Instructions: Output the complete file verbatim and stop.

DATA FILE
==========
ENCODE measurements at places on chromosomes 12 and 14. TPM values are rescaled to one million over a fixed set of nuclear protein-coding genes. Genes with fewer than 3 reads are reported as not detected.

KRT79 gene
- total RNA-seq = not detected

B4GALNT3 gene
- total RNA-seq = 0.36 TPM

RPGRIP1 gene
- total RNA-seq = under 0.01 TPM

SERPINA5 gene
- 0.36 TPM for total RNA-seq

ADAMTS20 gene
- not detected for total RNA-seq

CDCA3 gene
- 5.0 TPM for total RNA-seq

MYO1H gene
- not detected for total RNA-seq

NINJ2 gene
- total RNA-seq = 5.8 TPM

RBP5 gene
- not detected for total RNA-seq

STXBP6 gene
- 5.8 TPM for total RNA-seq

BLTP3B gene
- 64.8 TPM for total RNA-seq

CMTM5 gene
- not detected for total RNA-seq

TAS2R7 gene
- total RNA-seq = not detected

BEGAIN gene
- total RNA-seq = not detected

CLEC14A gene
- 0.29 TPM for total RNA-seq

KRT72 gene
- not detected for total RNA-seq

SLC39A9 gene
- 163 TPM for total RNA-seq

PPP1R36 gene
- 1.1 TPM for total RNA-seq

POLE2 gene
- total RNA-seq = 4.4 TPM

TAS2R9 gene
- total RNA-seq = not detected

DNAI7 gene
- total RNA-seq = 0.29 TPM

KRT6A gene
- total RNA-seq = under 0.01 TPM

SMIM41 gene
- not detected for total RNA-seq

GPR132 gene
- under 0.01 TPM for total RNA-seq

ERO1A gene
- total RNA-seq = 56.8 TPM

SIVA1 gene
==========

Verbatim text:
ENCODE measurements at places on chromosomes 12 and 14. TPM values are rescaled to one million over a fixed set of nuclear protein-coding genes. Genes with fewer than 3 reads are reported as not detected.

KRT79 gene
- total RNA-seq = not detected

B4GALNT3 gene
- total RNA-seq = 0.36 TPM

RPGRIP1 gene
- total RNA-seq = under 0.01 TPM

SERPINA5 gene
- 0.36 TPM for total RNA-seq

ADAMTS20 gene
- not detected for total RNA-seq

CDCA3 gene
- 5.0 TPM for total RNA-seq

MYO1H gene
- not detected for total RNA-seq

NINJ2 gene
- total RNA-seq = 5.8 TPM

RBP5 gene
- not detected for total RNA-seq

STXBP6 gene
- 5.8 TPM for total RNA-seq

BLTP3B gene
- 64.8 TPM for total RNA-seq

CMTM5 gene
- not detected for total RNA-seq

TAS2R7 gene
- total RNA-seq = not detected

BEGAIN gene
- total RNA-seq = not detected

CLEC14A gene
- 0.29 TPM for total RNA-seq

KRT72 gene
- not detected for total RNA-seq

SLC39A9 gene
- 163 TPM for total RNA-seq

PPP1R36 gene
- 1.1 TPM for total RNA-seq

POLE2 gene
- total RNA-seq = 4.4 TPM

TAS2R9 gene
- total RNA-seq = not detected

DNAI7 gene
- total RNA-seq = 0.29 TPM

KRT6A gene
- total RNA-seq = under 0.01 TPM

SMIM41 gene
- not detected for total RNA-seq

GPR132 gene
- under 0.01 TPM for total RNA-seq

ERO1A gene
- total RNA-seq = 56.8 TPM

SIVA1 gene